RANCHO CUCAMONGA (CBSLA.com) — After reading rave reviews about a Rancho Cucamonga barbershop, Army reservist Kendall Oliver was excited to give the place a shot.
But to Oliver’s surprise, the barber shop wasn’t interested.READ MORE: Federal Officials Reporting Thousands Of 'Breakthrough' COVID-19 Cases Among People Who Are Fully Vaccinated
“When I got there, I was refused service for being a woman,” Oliver told CBS2’s Joy Benedict. “Honestly, I was very offended.”
Oliver is part of a growing movement within the LGBT community that doesn’t use gender identifiers or labels. Being refused service, Oliver said, was embarrassing.
“I didn’t really have words at the time,” Oliver said. “I kind of walked out.”
But Oliver later found a voice online and has found support from others who were disappointed by the business’ actions.
“They need to know that it is hurtful,” Oliver said.READ MORE: 'Some Of The Most Devastated Workers': New California Law Seeks To Get Laid-Off Hospitality Employees Back To Work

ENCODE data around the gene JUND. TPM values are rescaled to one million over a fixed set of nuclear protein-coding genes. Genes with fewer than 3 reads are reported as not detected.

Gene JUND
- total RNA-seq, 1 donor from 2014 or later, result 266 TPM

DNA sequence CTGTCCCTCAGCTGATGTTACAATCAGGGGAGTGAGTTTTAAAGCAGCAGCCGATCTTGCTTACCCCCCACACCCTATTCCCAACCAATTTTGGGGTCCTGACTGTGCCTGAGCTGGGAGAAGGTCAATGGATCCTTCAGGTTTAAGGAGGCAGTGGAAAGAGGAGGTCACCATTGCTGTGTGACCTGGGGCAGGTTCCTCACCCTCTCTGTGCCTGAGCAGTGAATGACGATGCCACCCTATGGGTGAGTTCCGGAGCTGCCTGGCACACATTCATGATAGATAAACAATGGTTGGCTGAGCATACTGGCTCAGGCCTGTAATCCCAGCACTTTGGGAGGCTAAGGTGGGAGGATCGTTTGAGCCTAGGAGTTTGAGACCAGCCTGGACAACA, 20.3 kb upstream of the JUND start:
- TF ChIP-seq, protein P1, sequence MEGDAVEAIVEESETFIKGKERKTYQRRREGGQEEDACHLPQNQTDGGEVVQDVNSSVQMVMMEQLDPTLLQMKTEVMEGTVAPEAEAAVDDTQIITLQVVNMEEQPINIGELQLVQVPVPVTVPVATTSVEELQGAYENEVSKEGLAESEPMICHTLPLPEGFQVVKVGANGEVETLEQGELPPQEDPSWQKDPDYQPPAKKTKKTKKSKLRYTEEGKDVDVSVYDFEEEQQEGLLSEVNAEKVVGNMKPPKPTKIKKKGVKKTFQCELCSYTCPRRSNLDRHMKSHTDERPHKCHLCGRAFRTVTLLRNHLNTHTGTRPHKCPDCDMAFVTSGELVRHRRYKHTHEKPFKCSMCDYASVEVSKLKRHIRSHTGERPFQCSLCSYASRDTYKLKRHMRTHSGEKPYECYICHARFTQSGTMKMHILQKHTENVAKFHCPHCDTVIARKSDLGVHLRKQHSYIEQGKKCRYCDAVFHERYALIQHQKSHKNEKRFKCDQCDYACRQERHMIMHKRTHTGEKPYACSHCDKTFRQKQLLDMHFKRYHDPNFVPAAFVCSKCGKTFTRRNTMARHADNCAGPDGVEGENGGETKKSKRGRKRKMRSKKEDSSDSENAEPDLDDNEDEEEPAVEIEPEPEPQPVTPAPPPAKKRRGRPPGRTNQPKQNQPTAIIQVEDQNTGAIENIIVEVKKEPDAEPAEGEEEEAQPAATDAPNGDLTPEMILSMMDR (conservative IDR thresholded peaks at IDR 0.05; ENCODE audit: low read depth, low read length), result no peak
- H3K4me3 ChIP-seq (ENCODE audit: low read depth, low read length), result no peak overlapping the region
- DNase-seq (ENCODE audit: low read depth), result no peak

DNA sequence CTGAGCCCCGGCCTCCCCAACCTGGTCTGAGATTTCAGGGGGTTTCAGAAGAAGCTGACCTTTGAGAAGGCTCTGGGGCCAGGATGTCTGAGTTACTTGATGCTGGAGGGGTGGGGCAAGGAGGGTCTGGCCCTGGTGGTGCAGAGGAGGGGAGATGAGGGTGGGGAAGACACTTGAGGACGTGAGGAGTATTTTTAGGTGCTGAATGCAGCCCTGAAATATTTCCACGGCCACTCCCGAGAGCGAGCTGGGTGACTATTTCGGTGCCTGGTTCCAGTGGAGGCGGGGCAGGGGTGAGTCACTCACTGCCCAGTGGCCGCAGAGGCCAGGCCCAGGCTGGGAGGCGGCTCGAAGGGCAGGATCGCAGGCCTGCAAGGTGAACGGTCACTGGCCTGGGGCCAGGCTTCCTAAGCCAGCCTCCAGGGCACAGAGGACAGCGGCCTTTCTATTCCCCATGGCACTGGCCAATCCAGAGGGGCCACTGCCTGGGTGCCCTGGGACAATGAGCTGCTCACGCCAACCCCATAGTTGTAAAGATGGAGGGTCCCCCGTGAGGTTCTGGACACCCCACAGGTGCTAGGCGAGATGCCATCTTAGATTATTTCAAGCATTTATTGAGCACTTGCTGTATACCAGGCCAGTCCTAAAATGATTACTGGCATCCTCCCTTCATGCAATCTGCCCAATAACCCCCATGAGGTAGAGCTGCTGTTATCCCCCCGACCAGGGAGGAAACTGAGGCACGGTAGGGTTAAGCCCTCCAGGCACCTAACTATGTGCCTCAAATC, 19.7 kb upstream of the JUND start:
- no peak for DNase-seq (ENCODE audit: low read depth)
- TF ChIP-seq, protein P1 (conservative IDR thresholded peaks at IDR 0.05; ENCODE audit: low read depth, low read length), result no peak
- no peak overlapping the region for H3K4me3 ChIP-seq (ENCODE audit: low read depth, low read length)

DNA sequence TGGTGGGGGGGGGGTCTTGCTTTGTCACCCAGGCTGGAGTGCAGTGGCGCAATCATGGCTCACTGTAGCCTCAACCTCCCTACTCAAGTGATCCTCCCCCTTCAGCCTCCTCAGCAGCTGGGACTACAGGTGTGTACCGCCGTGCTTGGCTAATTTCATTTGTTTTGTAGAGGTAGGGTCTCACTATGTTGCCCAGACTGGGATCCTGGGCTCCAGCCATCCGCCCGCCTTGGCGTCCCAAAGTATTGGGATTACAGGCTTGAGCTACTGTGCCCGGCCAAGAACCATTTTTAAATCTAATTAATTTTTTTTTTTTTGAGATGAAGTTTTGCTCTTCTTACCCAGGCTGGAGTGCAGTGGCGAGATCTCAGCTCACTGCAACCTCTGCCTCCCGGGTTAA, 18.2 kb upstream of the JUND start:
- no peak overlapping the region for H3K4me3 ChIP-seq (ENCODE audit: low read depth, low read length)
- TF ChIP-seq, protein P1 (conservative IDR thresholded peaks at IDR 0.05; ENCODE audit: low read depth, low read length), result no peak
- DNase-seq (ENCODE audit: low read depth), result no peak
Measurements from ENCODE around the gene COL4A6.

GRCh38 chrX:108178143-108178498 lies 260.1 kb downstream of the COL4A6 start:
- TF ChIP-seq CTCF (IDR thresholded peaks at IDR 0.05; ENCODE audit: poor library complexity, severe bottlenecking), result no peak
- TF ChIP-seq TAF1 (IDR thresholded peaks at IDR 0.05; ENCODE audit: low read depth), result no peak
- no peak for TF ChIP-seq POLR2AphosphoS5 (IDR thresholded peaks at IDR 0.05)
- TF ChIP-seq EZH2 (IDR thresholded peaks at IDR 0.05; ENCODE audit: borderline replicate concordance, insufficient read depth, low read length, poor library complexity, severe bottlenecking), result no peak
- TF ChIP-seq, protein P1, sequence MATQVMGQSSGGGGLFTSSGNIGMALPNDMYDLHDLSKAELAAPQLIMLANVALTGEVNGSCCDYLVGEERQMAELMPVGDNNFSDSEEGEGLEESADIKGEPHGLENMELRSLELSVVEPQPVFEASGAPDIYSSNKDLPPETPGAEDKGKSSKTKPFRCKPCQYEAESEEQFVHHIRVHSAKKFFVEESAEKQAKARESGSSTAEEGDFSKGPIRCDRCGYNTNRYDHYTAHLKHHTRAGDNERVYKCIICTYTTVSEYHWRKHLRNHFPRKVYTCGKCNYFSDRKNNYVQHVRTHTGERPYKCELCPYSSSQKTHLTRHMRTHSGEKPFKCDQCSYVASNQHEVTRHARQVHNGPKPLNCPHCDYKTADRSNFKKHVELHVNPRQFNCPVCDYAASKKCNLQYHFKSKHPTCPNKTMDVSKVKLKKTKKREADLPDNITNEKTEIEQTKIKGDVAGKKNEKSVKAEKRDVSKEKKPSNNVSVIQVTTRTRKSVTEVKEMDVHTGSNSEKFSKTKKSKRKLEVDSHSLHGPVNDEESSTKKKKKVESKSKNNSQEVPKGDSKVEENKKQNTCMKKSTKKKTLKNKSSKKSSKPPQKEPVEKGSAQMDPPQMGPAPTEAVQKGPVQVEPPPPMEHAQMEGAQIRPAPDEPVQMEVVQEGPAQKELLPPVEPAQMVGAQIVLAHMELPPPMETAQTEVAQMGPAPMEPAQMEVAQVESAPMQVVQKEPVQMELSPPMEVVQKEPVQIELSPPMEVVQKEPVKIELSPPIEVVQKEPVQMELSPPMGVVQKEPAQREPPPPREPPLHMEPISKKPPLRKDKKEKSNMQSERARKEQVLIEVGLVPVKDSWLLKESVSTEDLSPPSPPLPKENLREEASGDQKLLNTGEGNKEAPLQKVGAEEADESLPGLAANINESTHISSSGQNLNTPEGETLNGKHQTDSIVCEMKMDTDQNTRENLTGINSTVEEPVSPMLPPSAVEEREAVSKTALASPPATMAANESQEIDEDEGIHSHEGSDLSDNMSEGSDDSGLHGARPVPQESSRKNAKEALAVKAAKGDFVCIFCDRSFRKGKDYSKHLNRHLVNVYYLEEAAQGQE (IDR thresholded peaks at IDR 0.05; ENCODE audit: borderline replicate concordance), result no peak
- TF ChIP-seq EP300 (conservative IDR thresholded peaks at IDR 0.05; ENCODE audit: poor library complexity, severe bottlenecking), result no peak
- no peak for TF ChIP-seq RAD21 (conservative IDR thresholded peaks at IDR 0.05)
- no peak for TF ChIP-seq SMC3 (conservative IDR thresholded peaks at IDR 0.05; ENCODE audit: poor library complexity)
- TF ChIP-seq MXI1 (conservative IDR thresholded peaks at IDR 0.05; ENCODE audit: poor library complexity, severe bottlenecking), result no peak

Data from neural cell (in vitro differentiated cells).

Their criticism hasn’t gone unnoticed.
Richard Hernandez, owner of The Barbershop, responded by saying he did not intend to discriminate and was simply following his religious faith.
“It’s not our intention to discriminate against anyone based on sexual orientation or gender of anything like that,” he said. “The Bible teaches us that a woman’s hair is … her glory. I would not want to take away any glory from her.”
The American Civil Liberties Union told Benedict the barbershop must follow the same rules as a diner or coffee shop, meaning in California it’s illegal to discriminate based on gender, gender identity of gender expression.
But Hernandez said he believes he acted within his constitutional rights.
“I value the Constitution we have in this country and I hope it upholds for me as well as others,” he said.MORE NEWS: Hiker Rene Compean Faces 6 Months In Jail, $10,000 Fine For Wandering Into Angeles National Forest Area Closed To The Public